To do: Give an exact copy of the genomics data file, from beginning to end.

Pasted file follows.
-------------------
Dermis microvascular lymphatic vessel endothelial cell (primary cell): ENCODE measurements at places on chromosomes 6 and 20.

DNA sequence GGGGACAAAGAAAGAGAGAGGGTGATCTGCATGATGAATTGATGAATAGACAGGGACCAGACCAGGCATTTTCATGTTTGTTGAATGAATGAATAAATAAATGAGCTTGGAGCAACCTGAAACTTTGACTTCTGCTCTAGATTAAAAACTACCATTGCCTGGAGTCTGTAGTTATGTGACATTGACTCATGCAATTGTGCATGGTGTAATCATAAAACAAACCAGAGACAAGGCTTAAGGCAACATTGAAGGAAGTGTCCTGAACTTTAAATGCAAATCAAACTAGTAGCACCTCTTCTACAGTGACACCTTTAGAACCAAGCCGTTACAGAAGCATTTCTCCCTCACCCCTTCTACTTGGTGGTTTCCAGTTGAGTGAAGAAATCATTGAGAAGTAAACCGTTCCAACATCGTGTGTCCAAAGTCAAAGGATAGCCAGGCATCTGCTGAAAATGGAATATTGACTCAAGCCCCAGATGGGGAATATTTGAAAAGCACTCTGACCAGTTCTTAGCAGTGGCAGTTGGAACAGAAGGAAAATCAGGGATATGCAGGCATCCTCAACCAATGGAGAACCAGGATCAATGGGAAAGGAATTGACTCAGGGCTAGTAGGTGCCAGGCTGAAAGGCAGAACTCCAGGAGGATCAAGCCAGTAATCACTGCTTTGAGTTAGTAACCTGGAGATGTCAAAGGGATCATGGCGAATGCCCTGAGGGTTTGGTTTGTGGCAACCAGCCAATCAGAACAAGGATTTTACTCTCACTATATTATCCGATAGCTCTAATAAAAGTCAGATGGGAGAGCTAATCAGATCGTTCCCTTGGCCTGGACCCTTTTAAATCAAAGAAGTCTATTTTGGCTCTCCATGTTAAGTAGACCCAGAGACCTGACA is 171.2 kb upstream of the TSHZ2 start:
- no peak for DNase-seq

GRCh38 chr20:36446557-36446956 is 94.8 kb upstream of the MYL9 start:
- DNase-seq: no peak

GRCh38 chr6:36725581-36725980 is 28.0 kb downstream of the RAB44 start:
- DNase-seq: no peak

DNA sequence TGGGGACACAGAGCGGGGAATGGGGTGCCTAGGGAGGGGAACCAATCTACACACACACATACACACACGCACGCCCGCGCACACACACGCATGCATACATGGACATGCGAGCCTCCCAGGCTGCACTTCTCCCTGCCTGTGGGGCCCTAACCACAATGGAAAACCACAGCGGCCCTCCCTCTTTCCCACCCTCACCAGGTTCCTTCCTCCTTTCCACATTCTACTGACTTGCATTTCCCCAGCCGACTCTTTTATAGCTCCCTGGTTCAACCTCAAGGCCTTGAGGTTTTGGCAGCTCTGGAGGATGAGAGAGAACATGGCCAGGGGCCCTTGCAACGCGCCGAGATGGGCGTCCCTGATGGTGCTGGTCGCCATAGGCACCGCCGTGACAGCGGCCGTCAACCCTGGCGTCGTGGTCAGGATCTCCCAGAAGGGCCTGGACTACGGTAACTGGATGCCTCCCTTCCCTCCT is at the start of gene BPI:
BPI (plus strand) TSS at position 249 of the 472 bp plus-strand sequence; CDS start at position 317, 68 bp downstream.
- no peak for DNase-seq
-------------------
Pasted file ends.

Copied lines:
Dermis microvascular lymphatic vessel endothelial cell (primary cell): ENCODE measurements at places on chromosomes 6 and 20.

DNA sequence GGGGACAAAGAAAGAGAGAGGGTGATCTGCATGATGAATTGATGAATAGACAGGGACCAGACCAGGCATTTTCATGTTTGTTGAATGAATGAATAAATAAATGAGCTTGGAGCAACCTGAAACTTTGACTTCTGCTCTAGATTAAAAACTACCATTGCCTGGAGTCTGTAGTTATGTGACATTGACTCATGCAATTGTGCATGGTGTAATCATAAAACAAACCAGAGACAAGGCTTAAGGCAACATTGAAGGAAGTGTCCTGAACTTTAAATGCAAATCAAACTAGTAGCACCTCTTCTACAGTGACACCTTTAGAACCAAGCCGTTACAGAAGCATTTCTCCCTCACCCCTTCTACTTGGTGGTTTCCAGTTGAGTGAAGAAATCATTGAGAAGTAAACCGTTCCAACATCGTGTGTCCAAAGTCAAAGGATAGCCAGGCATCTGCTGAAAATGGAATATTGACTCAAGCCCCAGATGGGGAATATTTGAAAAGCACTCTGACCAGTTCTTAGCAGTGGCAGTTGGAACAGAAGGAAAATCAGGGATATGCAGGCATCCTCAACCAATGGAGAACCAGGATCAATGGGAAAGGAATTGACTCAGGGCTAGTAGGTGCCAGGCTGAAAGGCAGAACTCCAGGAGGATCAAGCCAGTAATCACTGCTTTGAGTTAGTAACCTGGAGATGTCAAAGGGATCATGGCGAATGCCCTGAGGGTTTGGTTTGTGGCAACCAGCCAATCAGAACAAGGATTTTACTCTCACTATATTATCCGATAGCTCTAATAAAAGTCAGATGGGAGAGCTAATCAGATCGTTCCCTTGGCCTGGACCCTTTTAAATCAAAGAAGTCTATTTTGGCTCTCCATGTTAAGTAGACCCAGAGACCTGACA is 171.2 kb upstream of the TSHZ2 start:
- no peak for DNase-seq

GRCh38 chr20:36446557-36446956 is 94.8 kb upstream of the MYL9 start:
- DNase-seq: no peak

GRCh38 chr6:36725581-36725980 is 28.0 kb downstream of the RAB44 start:
- DNase-seq: no peak

DNA sequence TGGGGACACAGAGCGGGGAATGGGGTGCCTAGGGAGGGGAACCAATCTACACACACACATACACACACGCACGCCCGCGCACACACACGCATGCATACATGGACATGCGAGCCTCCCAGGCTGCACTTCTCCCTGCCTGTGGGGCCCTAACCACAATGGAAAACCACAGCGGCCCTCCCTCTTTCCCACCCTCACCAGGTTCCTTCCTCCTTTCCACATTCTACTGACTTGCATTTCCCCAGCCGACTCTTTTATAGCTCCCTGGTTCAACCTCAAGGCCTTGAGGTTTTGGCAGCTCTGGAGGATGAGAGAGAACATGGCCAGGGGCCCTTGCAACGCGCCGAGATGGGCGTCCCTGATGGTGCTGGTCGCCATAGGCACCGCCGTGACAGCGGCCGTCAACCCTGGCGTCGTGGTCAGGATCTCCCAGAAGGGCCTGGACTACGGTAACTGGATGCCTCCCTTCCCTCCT is at the start of gene BPI:
BPI (plus strand) TSS at position 249 of the 472 bp plus-strand sequence; CDS start at position 317, 68 bp downstream.
- no peak for DNase-seq